- The Washington Times - Friday, January 21, 2000

Texas Gov. George W. Bush is seeking the Republican presidential nomination as a dyed-in-the-wool conservative, but he is not courting many of the conservative grass-roots groups that helped elect Ronald Reagan.

Unlike Mr. Reagan, whose political path to the presidency was blazed by an army of insurgent, conservative activists and grass-roots organizations, Mr. Bush's political strength has come from the GOP's establishment governors, members of Congress, Republican Party donors and the business community.

Last Friday, a majority of the Republican National Committee 94 members endorsed his candidacy in an unprecedented action so early in a campaign.

While Mr. Bush is drawing support from some powerhouse conservative groups, such as Grover Norquist's Americans for Tax Reform, the National Right To Life Committee and Pat Robertson's Christian Coalition, leaders of other conservative groups say he has snubbed them in his rise to political power.

"I think he's ignored many conservative groups. I kind of get the impression that he doesn't think he needs them," said Phyllis Schlafly, president of the Eagle Forum, whose grass-roots women's organization was one of Mr. Reagan's staunchest allies.

"Reagan had a genuine grass-roots following, and there was genuine enthusiasm for him. You don't see enthusiasm for Bush at the grass roots," Mrs. Schlafly said.

But unlike Mr. Reagan, who did not attract broad support from the Republican establishment until he locked up the nomination in 1980, Mr. Bush began drawing party support as soon as his political stock started climbing in the polls in late 1998 and early 1999.

Moreover, while Mr. Reagan was a regular fixture at conservative grass-roots functions, like the Conservative Political Action Conference (CPAC) that is held here each year, Mr. Bush rarely speaks to these kinds of groups.

While some longtime conservative activists are divided among the field of Republican contenders, many big organizations seem to have sided with Mr. Bush even without courting from the Texas governor.

Mr. Norquist, who backs Mr. Bush, has been running ads in New Hampshire in the last several weeks attacking the Texas governor's chief rival, John McCain, for his campaign finance reform bill.

A veteran anti-tax crusader, Mr. Norquist has been especially influential in this year's presidential race on that issue. He has succeeded in getting all of the Republican presidential candidates to sign the group's pledge against higher taxes.

The National Right to Life Committee has also given Mr. Bush high marks for his position on right-to-life issues. At the same time, it condemned Mr. McCain when he appeared to back away from pro-life positions in interviews he gave last year.

Both of these groups have been heavily financed by the Republican National Committee to promote issues of importance to the GOP.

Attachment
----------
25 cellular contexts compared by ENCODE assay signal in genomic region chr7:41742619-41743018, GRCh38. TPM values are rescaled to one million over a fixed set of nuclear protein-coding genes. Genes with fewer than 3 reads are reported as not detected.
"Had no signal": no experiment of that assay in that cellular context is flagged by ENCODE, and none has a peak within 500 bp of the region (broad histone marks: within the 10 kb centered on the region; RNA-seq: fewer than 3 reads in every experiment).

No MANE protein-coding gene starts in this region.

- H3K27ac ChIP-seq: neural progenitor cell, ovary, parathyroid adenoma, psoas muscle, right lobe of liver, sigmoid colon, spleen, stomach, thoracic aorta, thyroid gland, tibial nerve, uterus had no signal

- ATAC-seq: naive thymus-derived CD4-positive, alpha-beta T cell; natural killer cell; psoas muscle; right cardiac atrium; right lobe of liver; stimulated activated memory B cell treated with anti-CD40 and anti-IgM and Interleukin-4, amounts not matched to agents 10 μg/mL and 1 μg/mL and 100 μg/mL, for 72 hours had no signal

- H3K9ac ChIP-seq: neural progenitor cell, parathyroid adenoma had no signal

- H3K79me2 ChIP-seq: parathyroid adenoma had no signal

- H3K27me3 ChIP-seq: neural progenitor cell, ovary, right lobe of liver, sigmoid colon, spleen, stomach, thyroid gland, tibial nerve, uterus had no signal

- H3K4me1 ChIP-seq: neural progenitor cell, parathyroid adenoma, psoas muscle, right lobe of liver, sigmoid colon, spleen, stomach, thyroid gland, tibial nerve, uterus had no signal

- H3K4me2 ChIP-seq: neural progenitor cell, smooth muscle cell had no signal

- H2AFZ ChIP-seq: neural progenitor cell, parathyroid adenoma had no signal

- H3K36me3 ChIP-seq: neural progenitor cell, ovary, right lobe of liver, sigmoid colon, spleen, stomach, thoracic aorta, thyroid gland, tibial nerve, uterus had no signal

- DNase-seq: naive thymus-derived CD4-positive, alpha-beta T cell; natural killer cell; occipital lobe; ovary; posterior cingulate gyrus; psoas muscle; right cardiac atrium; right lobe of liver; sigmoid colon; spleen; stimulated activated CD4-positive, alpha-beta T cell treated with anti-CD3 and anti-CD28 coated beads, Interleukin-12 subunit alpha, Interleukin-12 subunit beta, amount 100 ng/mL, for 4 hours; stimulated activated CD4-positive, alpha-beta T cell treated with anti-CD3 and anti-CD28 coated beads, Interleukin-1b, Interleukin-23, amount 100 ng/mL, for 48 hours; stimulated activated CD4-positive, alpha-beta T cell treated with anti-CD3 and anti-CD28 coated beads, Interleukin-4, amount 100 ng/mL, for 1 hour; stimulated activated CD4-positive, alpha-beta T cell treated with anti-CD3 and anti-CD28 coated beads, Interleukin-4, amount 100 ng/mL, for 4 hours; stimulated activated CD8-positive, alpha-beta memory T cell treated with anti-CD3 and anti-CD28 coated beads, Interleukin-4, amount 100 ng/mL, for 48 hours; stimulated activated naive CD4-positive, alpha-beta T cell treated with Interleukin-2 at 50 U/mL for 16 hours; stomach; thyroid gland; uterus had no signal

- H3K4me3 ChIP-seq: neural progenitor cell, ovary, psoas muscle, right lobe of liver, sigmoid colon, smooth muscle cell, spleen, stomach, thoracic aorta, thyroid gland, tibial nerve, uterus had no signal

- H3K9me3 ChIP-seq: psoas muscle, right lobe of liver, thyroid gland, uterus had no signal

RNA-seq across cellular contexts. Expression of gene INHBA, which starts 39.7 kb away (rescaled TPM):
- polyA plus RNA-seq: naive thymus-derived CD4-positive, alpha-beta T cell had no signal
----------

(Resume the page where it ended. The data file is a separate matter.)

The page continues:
At the three-day CPAC meeting the biggest conservative gathering of the year, which began yesterday Mr. Bush appears to have won the hearts of the 2,500 political activists from around the country.

Based on random interviews and a show of hands at one of the conference's opening sessions yesterday, activists appeared either eager to see Mr. Bush become the Republican standard-bearer or indicated that they are resigned to the apparent inevitability of his nomination, even though they support one or another of the other contenders.

Asked if he could support Mr. Bush with enthusiasm, Brett Balkcum, an accountant and self-described "Reagan conservative" from the District of Columbia, thought for a moment and then said, "With more enthusiasm, I think, than anyone else running."

Said Jameson Campaigne, a board member of the American Conservative Union and book publisher from Illinois: "Conservatives want to win, and without a better option for them than Bush, he is a halfway decent choice for these folks."

Last year, a group of prominent conservative movement leaders, including direct mail fund-raiser Richard Viguerie, social conservative Paul Weyrich of the Free Congress Foundation, and Republican National Committee member Morton Blackwell of Virginia, endorsed Steve Forbes. But their endorsement did not translate into any significant new grass-roots support for Mr. Forbes' candidacy, which remains in the single digits nationally.

To some in the conservative movement who were part of Mr. Reagan's rise to the presidency, their inability to mount any enthusiasm for Mr. Forbes as the conservative alternative to Mr. Bush may be as much a sign of their declining influence as it is of Mr. Forbes' weakness as a candidate.

"One question to ask the conservatives who endorsed Forbes is: Why hasn't your endorsement turned into a stronger showing for Forbes?" said a major conservative grass-roots leader who did not want to be identified.

Another reason that conservative leaders appear to have less influence in this year's presidential contest is that virtually all of the contenders "are running as Ronald Reagan conservatives," Mr. Norquist said.

"In 1980, Reagan was a conservative and the other candidates were not. This year, most of the Republican presidential candidates are comfortable with the conservative movement," he said.

"It's hard for them to say to their supporters that there is an obvious good guy and a bad guy. These candidates are all running as the heir to Reagan's legacy."

Ralph Z. Hallow contributed to this report.

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